University of Vermont

Healthy Farms - Healthy Agriculture

Disposal of Dead Animals sheep photo by Krista Cheney, link to home page

General Farm Biosecurity Practices—
Disposal of Dead Animals

Carcasses can be a hazard to the environment and other animals so they require special handling. To minimize soil or water contamination and the risk of spreading disease, guidelines for proper carcass disposal must be followed. Disposal options include calling a licensed collector to remove deadstock or burial in an approved animal disposal pit. Alternatives include incineration and composting. Composting avoids the air contamination associated with burning mortalities and is economical. Since the heat in the pile eliminates most pathogens, composting can also improve the biosecurity of your farming operation.

If death was caused by a highly infectious disease:

  • Clean and disinfect the area after the carcass is removed.
  • Wear protective clothing when handling deadstock and thoroughly disinfect or dispose of clothing before handling live animals.
  • Properly dispose of contaminated bedding, milk, manure, or feed.
  • Check with your State Veterinarian about disposal options. Burial may not be legal. Special methods of incineration or composting may be used in cases of highly infectious diseases.

If a licensed collector picks up your deadstock:

  • Limit the access of the deadstock collector and his vehicle to areas well away from other animals, their feed and water supply, grazing areas, or walkways.

If you bury deadstock on your own property, minimum site requirements in Vermont, according to the Agency of Natural Resources Procedure Addressing Disposal of Dead Animals (2001), are:

  • 6 feet above bedrock, 4 feet above seasonal high ground water
  • 2 feet of soil on top, final cover
  • greater than 100 feet from property lines
  • greater than 300 feet from water supplies

Animals that were exhibiting neurologic signs prior to death will need to have samples collected by your veterinarian for testing. Special disposal regulations may apply.

Composting Deadstock

If you compost your deadstock, follow the steps listed below:

1. Decide what method you will use.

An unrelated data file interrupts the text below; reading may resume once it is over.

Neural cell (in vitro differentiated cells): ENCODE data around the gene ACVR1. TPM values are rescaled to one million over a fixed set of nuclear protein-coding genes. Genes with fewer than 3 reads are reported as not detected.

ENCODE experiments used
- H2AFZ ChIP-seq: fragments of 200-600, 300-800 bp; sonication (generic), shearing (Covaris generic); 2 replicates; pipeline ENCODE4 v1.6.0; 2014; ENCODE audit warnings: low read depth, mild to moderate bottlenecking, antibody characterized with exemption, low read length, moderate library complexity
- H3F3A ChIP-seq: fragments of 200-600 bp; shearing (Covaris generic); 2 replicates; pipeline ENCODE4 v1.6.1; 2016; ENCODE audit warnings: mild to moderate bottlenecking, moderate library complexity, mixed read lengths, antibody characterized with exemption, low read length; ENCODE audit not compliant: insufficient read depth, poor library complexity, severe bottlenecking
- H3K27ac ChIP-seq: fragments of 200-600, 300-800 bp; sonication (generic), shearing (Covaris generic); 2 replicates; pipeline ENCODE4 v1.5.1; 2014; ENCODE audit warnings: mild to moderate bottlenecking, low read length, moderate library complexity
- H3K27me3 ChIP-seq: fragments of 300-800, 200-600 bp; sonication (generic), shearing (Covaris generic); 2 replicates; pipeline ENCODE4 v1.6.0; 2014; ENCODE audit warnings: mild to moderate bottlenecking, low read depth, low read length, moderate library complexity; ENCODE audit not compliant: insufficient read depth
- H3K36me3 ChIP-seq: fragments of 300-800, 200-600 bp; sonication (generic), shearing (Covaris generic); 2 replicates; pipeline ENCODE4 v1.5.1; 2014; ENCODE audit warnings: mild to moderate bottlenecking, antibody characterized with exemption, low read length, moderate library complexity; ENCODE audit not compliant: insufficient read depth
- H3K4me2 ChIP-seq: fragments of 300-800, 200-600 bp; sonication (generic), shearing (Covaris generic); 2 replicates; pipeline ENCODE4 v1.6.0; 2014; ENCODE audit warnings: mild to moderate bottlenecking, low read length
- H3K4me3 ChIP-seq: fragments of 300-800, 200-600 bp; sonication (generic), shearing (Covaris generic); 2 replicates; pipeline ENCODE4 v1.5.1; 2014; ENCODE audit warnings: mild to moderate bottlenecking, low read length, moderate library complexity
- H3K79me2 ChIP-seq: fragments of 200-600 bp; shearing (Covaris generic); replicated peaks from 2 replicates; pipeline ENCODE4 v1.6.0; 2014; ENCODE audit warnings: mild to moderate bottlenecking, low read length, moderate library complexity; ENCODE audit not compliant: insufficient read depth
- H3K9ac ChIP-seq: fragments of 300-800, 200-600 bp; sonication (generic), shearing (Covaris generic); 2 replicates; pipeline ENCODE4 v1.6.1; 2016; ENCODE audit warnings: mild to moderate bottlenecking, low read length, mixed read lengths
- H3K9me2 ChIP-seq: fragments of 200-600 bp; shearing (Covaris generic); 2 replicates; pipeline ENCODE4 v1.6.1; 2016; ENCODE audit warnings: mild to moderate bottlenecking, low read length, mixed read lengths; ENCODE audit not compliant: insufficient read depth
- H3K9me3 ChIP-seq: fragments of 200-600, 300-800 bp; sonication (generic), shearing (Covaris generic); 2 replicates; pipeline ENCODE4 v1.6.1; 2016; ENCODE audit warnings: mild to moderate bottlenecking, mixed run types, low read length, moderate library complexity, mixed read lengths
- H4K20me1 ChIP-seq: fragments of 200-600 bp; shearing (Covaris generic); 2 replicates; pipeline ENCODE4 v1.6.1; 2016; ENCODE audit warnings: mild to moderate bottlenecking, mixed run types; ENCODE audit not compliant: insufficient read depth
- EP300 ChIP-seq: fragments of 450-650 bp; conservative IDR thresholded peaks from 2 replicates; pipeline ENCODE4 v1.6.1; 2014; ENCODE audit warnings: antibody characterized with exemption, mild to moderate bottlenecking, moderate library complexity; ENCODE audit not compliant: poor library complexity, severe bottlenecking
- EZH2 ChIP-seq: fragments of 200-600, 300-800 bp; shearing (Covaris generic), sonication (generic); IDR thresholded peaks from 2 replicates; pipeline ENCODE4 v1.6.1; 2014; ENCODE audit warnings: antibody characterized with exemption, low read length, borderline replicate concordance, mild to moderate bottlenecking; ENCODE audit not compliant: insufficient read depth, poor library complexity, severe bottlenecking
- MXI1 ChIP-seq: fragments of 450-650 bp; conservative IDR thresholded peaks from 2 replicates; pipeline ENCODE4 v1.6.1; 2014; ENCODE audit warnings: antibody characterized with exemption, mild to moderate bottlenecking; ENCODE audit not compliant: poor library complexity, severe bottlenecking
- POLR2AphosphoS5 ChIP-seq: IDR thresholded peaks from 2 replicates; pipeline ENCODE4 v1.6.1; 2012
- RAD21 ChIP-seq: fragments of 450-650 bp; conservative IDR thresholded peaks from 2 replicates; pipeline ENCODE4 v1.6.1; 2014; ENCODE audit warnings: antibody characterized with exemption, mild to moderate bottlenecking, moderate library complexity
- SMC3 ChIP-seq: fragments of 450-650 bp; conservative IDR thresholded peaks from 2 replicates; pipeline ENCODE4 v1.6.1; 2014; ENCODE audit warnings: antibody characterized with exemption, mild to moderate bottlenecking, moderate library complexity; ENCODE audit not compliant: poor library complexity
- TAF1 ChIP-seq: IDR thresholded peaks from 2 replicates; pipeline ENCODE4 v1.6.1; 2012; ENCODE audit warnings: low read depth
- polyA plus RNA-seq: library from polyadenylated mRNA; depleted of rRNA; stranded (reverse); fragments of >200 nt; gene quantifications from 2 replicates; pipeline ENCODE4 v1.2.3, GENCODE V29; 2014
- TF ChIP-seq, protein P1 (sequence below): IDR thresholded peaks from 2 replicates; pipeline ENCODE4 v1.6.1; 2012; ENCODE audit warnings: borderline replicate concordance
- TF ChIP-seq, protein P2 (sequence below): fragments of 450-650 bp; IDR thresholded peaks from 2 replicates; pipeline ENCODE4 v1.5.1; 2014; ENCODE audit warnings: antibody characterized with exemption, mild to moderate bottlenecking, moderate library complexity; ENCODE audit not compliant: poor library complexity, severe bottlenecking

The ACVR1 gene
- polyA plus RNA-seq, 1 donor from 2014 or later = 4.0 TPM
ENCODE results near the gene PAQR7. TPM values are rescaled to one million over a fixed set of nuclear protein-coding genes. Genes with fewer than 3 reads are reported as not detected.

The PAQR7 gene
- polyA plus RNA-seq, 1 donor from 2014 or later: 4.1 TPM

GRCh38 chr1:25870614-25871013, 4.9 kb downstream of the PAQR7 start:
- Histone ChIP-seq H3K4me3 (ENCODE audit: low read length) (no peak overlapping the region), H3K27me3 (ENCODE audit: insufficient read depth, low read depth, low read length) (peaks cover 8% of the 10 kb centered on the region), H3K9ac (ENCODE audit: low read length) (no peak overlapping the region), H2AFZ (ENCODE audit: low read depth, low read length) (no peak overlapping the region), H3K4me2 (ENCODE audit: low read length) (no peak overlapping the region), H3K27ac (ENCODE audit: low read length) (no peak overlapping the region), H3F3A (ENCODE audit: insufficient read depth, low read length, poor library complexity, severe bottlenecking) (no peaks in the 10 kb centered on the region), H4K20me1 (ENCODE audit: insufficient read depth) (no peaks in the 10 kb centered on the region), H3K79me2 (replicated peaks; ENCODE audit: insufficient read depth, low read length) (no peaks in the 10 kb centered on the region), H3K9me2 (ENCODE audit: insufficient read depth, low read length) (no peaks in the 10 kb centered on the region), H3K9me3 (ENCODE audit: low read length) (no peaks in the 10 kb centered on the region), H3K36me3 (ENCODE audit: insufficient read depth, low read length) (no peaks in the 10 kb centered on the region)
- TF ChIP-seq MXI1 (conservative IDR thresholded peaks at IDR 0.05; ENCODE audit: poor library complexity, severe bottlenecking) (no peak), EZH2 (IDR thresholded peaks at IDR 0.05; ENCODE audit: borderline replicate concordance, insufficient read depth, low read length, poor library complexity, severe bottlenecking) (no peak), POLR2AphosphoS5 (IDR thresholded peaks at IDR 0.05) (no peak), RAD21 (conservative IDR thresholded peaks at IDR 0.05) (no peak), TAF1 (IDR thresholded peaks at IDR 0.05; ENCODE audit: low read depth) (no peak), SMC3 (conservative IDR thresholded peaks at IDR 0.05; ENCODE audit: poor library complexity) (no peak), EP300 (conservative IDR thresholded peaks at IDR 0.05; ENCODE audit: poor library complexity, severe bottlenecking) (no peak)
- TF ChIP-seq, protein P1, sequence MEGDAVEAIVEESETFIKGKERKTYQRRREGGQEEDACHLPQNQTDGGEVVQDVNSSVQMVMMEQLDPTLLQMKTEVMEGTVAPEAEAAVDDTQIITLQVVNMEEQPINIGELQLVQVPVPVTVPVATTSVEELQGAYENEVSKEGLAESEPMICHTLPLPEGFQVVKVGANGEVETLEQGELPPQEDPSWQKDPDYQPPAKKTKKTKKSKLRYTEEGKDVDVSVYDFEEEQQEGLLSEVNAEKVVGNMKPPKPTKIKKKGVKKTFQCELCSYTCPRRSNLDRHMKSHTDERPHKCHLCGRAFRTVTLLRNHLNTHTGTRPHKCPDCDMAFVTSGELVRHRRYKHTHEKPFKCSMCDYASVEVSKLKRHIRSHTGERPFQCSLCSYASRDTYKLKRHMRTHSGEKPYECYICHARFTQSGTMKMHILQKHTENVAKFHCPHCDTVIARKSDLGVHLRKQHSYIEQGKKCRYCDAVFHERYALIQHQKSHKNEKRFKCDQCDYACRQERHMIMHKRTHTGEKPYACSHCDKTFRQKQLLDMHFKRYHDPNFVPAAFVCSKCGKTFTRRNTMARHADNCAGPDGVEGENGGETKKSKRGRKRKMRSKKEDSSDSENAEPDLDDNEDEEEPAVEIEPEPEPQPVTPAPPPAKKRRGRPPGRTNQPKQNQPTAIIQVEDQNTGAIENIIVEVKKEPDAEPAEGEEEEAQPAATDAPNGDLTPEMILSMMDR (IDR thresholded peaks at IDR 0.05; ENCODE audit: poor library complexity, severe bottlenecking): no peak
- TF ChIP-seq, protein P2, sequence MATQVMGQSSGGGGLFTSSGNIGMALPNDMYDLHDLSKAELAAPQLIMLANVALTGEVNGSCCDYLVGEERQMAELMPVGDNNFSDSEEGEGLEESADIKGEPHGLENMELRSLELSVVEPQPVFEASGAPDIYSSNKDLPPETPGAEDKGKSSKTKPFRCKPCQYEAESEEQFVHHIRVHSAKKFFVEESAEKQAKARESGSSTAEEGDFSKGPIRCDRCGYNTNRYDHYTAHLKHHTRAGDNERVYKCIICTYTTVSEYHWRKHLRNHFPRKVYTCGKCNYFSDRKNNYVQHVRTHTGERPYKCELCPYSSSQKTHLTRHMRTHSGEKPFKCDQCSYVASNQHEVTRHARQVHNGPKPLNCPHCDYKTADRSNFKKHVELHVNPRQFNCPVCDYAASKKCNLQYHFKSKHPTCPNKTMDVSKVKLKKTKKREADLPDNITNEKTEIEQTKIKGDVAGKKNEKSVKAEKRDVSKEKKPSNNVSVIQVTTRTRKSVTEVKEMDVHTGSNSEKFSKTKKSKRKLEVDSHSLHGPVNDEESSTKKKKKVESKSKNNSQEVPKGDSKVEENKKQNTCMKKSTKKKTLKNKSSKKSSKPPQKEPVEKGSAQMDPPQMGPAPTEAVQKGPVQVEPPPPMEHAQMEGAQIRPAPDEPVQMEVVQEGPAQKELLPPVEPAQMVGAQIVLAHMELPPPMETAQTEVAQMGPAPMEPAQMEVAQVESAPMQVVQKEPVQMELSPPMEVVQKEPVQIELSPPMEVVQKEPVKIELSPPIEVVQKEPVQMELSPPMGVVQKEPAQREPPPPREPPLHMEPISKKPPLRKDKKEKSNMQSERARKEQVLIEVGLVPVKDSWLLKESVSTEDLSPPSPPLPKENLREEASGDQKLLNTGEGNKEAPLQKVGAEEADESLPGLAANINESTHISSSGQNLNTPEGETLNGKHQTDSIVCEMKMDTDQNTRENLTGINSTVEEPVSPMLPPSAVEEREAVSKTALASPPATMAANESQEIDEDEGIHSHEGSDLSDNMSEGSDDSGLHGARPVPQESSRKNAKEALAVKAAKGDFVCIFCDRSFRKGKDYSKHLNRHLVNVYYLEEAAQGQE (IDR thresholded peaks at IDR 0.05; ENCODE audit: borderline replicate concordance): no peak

Composting methods include static piles, turned windrows, turned bins, and contained systems. Information on the first three methods is available on several Web sites listed under "Resources on deadstock disposal."

  • Static piles with minimum dimensions of 4 feet long x 4 feet wide x 4 feet deep are by far the simplest to use.
  • Turned windrows may be an option for farmers already composting manure in windrows.
  • Turned bin systems are more common for handling swine and poultry mortalities.
  • The EcoPOD® is a contained system developed by Ag-Bag, which has been used to compost swine and poultry mortalities.

2. Select an appropriate site.

  • Well-drained with all-season accessibility.
  • composting photo by Julie SmithPhoto: Julie Smith, DVM, Ph.D

  • At least 3 feet above seasonal high ground water levels.
  • At least 100 (preferably 200) feet from surface waterways, sinkholes, seasonal seeps, or ponds.
  • At least 150 feet from roads or property lines—think about which way the wind blows.
  • Outside any Class I groundwater, wetland or buffer, or Source Protection Area—contact NRCS for verification.

3. Select and use effective carbon sources.

  • Use materials such as wood chips, wood shavings, coarse sawdust, chopped straw or dry heavily bedded horse or heifer manure as bulking materials. Co-compost materials for the base and cover must allow air to enter the pile.
  • If the bulking materials are not very absorbent, cover them with a 6-inch layer of sawdust to prevent fluids from leaching from the pile.
  • Cover the carcass 2 feet deep with high-carbon materials such as old silage, dry bedding (other than paper), sawdust, or compost from an old pile.
  • Plan on a 12' x 12' base for an adult dairy or beef animal. The base should be at least 2 feet deep and should allow 2 feet on all sides around the carcass.
  • When composting smaller carcasses, place them in layers separated by 2 feet of material.

4. Prepare the carcass.

  • After placing the carcass on the base, lance the rumen of adult cattle. Forget this once and you'll never forget again! Explosive release of gasses may uncover the pile releasing odors and attracting scavengers.

5. Protect the site from scavengers.

  • Adequate depth of materials on top of the carcass should minimize odors and the risk of scavengers disturbing the pile.
  • Scavengers may be deterred by the temperatures within the pile, but if not, an inexpensive fence of upside down hog wire may be adequate to avoid problems.

6. Monitor the process.

  • Keep a log of temperature, carcass weight, and co-compost materials when each pile is started. Weather and starting materials will affect the process.
  • Measure pile temperature with a compost thermometer 6 to 8 inches from the top of the pile and deep within to check for proper heating. Check daily for the first week or two. Pile temperature should reach 131°F for 3 consecutive days to eliminate common pathogens.
  • Record events or problems such as scavenging, odors, or liquid leaking from the pile.
  • Wait. Most large carcasses will be fully degraded within 4–6 months. Smaller carcasses take less time. Turning the pile after 3 months can accelerate the process.

composting photo by Julie SmithPhoto: Julie Smith, DVM, Ph.D

7. Use the finished materials carefully.

  • Use as the base for a new pile. Bones add structure and will continue to decompose.
  • Spread on fields growing animal feedstuffs.
  • Avoid spreading material with large bones on fields as they may fragment and puncture tires.
  • Do not spread skulls. They're bad for public relations!

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Last modified November 06 2010 11:25 PM

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